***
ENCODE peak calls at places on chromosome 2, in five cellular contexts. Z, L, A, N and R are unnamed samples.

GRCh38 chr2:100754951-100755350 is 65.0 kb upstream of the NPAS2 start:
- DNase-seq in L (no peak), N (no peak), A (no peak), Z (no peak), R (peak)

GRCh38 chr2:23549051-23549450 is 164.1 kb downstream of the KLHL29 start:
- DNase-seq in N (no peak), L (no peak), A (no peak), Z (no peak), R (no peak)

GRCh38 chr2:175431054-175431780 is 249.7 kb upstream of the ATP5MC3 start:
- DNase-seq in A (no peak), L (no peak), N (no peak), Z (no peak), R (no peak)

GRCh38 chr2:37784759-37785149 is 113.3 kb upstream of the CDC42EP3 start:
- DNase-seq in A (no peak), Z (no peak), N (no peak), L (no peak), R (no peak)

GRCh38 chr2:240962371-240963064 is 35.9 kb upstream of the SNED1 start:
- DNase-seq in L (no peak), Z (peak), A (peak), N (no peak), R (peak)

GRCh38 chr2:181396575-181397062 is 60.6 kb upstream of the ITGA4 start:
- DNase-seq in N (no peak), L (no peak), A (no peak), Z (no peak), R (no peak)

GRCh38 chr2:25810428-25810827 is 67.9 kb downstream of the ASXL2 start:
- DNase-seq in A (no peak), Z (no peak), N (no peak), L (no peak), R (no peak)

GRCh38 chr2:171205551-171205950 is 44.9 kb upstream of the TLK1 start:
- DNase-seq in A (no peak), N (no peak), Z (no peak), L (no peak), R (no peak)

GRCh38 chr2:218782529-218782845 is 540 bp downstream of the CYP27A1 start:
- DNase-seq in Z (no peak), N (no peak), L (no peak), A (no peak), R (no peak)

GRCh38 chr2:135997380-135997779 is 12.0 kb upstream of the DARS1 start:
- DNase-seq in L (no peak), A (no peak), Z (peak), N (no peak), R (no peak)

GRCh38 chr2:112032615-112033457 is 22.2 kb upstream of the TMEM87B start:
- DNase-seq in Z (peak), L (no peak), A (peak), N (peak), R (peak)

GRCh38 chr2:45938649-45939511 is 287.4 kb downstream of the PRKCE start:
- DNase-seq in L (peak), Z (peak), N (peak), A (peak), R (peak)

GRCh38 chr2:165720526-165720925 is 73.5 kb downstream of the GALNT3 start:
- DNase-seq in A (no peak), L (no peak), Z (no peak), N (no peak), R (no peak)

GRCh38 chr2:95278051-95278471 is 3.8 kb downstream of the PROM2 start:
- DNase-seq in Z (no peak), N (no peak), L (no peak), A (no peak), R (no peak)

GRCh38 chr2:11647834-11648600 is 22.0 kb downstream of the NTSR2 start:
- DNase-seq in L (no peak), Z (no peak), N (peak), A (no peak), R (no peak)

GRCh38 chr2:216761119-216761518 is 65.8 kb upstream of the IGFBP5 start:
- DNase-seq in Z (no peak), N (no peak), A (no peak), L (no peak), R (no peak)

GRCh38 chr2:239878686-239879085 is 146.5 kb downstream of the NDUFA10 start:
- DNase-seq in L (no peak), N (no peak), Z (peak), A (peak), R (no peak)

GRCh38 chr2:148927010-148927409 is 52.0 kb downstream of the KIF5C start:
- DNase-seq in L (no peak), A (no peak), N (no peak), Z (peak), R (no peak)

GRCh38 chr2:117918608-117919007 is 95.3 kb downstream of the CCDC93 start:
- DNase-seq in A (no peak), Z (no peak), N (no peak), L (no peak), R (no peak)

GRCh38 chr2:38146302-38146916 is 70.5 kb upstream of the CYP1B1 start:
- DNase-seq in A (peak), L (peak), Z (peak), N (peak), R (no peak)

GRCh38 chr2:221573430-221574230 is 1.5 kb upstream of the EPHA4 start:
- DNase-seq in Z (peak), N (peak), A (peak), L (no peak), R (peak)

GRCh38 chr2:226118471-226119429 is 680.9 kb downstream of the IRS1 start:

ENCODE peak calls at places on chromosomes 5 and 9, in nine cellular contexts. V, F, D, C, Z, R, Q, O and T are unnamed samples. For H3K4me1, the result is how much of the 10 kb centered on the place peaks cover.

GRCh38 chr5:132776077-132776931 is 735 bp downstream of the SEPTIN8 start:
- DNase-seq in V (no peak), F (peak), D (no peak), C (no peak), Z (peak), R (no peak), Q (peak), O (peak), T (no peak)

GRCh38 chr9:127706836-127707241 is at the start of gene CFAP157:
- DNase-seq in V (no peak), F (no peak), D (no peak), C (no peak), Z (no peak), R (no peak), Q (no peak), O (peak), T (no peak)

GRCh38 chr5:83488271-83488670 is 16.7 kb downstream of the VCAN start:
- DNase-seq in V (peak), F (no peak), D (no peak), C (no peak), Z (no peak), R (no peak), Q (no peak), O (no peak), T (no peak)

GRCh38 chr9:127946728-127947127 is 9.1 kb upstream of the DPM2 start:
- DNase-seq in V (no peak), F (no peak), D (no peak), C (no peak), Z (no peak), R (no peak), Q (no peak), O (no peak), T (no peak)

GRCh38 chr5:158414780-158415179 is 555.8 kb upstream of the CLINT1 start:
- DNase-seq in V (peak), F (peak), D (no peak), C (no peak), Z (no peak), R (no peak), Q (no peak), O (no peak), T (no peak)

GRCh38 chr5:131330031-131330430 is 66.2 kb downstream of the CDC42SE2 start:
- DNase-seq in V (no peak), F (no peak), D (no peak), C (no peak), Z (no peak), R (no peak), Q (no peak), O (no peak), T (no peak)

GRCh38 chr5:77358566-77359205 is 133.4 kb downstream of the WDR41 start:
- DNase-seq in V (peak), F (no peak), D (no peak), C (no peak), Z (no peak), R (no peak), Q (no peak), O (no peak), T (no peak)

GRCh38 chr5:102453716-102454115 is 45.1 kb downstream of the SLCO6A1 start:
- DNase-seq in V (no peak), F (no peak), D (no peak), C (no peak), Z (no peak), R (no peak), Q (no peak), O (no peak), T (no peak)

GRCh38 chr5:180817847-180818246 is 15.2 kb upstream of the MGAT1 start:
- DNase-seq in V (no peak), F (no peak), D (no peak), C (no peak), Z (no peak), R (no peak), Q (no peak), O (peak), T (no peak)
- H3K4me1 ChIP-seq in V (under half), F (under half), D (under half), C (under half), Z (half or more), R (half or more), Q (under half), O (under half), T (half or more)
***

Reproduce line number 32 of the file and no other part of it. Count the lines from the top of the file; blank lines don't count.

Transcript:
GRCh38 chr2:216761119-216761518 is 65.8 kb upstream of the IGFBP5 start: